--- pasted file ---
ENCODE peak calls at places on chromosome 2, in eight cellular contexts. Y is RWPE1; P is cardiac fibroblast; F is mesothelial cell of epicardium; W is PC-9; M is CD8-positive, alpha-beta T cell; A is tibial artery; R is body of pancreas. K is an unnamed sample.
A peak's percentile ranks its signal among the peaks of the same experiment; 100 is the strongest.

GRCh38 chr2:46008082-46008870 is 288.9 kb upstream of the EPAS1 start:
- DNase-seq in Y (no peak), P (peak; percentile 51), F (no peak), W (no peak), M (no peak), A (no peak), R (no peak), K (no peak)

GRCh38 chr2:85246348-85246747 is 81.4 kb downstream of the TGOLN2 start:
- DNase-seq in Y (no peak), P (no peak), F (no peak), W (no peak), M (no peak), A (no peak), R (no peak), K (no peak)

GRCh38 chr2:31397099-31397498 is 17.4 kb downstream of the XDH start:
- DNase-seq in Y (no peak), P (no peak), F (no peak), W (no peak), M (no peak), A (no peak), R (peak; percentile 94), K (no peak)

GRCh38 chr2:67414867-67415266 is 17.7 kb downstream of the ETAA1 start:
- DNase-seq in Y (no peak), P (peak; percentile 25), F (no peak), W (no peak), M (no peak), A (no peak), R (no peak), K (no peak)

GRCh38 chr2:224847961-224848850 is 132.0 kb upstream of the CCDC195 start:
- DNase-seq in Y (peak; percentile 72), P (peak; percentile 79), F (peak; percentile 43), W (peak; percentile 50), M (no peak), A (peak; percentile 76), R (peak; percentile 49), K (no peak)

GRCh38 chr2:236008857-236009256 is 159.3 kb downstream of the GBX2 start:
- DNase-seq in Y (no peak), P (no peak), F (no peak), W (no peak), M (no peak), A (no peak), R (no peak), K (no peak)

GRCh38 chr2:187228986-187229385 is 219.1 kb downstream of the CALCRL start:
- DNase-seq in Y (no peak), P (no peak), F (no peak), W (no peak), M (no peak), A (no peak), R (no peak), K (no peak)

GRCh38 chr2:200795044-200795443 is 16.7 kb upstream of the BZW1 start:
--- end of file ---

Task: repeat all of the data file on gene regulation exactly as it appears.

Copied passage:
ENCODE peak calls at places on chromosome 2, in eight cellular contexts. Y is RWPE1; P is cardiac fibroblast; F is mesothelial cell of epicardium; W is PC-9; M is CD8-positive, alpha-beta T cell; A is tibial artery; R is body of pancreas. K is an unnamed sample.
A peak's percentile ranks its signal among the peaks of the same experiment; 100 is the strongest.

GRCh38 chr2:46008082-46008870 is 288.9 kb upstream of the EPAS1 start:
- DNase-seq in Y (no peak), P (peak; percentile 51), F (no peak), W (no peak), M (no peak), A (no peak), R (no peak), K (no peak)

GRCh38 chr2:85246348-85246747 is 81.4 kb downstream of the TGOLN2 start:
- DNase-seq in Y (no peak), P (no peak), F (no peak), W (no peak), M (no peak), A (no peak), R (no peak), K (no peak)

GRCh38 chr2:31397099-31397498 is 17.4 kb downstream of the XDH start:
- DNase-seq in Y (no peak), P (no peak), F (no peak), W (no peak), M (no peak), A (no peak), R (peak; percentile 94), K (no peak)

GRCh38 chr2:67414867-67415266 is 17.7 kb downstream of the ETAA1 start:
- DNase-seq in Y (no peak), P (peak; percentile 25), F (no peak), W (no peak), M (no peak), A (no peak), R (no peak), K (no peak)

GRCh38 chr2:224847961-224848850 is 132.0 kb upstream of the CCDC195 start:
- DNase-seq in Y (peak; percentile 72), P (peak; percentile 79), F (peak; percentile 43), W (peak; percentile 50), M (no peak), A (peak; percentile 76), R (peak; percentile 49), K (no peak)

GRCh38 chr2:236008857-236009256 is 159.3 kb downstream of the GBX2 start:
- DNase-seq in Y (no peak), P (no peak), F (no peak), W (no peak), M (no peak), A (no peak), R (no peak), K (no peak)

GRCh38 chr2:187228986-187229385 is 219.1 kb downstream of the CALCRL start:
- DNase-seq in Y (no peak), P (no peak), F (no peak), W (no peak), M (no peak), A (no peak), R (no peak), K (no peak)

GRCh38 chr2:200795044-200795443 is 16.7 kb upstream of the BZW1 start: